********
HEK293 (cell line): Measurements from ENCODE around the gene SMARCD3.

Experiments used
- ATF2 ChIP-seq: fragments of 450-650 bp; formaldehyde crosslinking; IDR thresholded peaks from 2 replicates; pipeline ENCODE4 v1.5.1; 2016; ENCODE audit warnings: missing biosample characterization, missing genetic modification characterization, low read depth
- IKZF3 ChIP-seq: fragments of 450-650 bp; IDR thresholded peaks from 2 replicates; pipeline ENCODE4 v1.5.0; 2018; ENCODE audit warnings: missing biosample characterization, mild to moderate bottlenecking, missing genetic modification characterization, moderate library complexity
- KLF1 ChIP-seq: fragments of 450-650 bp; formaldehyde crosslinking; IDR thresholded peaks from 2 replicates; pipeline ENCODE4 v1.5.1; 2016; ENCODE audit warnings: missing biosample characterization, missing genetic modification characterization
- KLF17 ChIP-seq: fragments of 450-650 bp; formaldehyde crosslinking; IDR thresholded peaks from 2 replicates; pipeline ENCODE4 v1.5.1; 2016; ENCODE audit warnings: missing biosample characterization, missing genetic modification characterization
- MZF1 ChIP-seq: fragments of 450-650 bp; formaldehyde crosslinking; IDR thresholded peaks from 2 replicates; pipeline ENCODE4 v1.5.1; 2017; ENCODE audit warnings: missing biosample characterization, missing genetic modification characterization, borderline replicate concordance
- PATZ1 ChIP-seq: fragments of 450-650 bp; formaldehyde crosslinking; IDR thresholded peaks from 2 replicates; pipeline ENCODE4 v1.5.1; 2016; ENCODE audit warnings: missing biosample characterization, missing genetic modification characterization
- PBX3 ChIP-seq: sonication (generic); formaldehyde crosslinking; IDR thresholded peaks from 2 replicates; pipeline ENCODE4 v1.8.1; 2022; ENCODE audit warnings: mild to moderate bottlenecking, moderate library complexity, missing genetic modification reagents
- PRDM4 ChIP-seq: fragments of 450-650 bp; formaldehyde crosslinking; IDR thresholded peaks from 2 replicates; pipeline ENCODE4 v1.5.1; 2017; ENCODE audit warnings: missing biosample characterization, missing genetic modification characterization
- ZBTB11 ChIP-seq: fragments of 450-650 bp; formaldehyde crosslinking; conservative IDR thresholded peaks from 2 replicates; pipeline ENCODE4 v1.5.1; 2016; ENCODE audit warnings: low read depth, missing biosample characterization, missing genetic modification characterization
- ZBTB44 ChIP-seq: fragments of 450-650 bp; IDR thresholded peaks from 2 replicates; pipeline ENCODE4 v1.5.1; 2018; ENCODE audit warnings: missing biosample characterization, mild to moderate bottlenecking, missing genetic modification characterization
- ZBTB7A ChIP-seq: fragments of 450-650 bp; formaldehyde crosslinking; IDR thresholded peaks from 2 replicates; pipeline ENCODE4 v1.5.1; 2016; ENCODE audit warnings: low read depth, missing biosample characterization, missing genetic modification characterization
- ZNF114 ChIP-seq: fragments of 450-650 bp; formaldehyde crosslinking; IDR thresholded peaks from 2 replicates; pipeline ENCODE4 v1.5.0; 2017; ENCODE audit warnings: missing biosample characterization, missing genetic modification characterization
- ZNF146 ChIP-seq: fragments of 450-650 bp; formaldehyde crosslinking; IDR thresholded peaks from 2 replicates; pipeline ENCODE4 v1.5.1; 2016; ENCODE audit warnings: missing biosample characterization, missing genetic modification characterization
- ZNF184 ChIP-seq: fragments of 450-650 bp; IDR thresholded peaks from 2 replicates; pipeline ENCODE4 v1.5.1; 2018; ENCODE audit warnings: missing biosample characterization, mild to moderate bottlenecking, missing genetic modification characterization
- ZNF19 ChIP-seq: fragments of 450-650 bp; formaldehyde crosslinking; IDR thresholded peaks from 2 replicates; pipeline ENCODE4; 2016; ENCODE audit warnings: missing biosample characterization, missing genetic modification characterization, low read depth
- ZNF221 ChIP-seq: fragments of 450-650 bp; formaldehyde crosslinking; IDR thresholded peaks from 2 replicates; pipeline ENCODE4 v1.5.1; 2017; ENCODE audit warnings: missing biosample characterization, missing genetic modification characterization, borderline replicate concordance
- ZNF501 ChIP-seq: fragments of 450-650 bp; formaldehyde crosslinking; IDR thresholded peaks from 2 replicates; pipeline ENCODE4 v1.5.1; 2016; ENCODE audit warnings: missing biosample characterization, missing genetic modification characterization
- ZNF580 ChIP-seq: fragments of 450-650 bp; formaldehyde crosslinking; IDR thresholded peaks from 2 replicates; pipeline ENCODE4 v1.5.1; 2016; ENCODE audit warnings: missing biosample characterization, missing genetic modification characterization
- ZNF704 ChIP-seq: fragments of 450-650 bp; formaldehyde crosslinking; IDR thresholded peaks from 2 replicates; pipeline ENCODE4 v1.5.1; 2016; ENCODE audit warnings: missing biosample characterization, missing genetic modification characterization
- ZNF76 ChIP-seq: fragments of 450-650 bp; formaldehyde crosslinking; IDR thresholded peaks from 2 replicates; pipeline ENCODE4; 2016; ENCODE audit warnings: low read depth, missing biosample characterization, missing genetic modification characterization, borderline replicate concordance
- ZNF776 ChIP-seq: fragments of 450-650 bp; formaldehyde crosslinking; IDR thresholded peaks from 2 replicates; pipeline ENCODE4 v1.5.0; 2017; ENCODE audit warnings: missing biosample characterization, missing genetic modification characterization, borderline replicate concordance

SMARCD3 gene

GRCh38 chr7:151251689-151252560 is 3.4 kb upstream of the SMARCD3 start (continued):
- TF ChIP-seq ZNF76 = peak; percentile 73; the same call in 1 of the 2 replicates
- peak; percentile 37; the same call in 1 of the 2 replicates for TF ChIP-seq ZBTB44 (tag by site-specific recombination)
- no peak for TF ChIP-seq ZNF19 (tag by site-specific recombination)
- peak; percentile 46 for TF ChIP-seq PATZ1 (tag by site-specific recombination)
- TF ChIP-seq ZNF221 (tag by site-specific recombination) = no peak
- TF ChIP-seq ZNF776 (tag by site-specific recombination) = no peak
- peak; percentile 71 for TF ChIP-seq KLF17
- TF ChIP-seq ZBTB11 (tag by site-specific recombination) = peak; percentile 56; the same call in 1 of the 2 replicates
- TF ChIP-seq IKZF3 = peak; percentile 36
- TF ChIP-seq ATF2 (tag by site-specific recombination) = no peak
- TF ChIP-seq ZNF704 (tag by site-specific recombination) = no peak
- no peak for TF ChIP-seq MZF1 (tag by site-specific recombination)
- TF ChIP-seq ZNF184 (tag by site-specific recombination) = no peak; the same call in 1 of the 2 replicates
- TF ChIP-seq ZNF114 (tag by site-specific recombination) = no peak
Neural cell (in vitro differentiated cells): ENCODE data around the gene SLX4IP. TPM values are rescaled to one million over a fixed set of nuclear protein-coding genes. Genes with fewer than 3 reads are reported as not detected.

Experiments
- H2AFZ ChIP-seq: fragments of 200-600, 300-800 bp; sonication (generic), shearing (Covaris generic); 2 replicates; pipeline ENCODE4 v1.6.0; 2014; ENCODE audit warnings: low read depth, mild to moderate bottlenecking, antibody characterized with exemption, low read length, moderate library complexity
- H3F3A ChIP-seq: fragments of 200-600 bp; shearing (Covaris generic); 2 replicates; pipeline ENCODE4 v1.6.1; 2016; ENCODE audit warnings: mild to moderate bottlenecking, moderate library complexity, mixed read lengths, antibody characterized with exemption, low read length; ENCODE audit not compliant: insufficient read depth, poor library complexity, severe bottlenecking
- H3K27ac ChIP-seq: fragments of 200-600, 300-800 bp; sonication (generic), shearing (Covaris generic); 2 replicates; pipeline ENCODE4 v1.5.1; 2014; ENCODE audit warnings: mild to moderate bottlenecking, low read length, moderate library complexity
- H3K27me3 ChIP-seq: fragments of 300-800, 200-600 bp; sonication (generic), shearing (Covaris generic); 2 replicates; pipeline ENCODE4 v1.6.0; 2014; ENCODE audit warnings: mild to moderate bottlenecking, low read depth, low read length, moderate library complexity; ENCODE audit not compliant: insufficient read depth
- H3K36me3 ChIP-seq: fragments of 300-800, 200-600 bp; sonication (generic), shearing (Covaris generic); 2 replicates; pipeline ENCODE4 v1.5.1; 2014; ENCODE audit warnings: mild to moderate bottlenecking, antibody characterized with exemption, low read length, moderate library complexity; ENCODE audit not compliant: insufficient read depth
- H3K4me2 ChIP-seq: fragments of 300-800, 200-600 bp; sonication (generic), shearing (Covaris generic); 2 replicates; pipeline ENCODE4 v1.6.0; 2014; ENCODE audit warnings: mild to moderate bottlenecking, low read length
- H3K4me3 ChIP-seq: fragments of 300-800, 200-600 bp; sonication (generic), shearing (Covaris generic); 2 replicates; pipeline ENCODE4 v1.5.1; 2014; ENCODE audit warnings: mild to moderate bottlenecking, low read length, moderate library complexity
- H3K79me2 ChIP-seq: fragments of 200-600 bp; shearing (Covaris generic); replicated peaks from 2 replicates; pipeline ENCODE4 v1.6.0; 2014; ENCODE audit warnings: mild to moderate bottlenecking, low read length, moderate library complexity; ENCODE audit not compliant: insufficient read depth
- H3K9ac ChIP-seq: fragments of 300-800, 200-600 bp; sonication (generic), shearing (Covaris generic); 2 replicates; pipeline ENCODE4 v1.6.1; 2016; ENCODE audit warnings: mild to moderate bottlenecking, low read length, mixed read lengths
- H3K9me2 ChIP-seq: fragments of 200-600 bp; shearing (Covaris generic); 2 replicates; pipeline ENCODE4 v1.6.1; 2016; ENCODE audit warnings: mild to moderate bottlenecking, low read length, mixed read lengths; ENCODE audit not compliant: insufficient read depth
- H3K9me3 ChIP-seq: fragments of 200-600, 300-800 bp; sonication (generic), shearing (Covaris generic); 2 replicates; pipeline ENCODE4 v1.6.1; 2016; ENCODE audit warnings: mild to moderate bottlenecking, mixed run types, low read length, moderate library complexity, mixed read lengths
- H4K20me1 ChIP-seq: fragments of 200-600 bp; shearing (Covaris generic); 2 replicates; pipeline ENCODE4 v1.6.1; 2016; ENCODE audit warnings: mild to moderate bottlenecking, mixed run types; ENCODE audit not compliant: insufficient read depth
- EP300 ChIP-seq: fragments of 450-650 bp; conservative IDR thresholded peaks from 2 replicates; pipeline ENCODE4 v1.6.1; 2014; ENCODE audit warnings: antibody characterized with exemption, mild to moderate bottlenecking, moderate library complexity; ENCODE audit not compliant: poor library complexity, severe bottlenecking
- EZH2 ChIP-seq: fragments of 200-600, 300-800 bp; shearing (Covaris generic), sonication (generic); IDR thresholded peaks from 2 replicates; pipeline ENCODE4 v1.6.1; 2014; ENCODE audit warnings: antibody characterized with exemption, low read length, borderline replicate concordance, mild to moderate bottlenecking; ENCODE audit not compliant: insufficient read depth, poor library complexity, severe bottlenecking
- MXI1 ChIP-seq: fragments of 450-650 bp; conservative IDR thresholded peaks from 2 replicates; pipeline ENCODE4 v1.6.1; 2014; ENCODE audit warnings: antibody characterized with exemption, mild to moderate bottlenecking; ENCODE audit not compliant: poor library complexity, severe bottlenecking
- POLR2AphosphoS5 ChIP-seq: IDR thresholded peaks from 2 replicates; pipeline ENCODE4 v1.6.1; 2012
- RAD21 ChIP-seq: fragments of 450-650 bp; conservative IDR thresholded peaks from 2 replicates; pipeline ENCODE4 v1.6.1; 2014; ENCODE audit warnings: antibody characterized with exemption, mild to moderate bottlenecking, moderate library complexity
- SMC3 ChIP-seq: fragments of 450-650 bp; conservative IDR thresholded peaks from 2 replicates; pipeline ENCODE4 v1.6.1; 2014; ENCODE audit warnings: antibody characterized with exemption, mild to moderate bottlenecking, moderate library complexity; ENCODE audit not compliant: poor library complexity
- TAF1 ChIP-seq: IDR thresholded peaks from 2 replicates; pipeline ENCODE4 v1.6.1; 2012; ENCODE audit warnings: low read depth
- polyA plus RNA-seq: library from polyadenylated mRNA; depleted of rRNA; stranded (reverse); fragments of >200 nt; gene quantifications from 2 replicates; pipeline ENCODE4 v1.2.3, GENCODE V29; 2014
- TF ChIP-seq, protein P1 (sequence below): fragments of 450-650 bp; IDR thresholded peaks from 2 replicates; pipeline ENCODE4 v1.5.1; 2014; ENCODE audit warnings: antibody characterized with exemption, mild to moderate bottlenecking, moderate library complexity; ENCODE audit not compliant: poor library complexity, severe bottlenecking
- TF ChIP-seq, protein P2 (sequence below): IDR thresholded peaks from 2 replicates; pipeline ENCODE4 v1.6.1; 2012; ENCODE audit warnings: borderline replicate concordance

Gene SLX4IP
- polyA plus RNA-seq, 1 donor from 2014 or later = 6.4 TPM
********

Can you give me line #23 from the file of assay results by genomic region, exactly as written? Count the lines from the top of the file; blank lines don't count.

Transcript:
- ZNF776 ChIP-seq: fragments of 450-650 bp; formaldehyde crosslinking; IDR thresholded peaks from 2 replicates; pipeline ENCODE4 v1.5.0; 2017; ENCODE audit warnings: missing biosample characterization, missing genetic modification characterization, borderline replicate concordance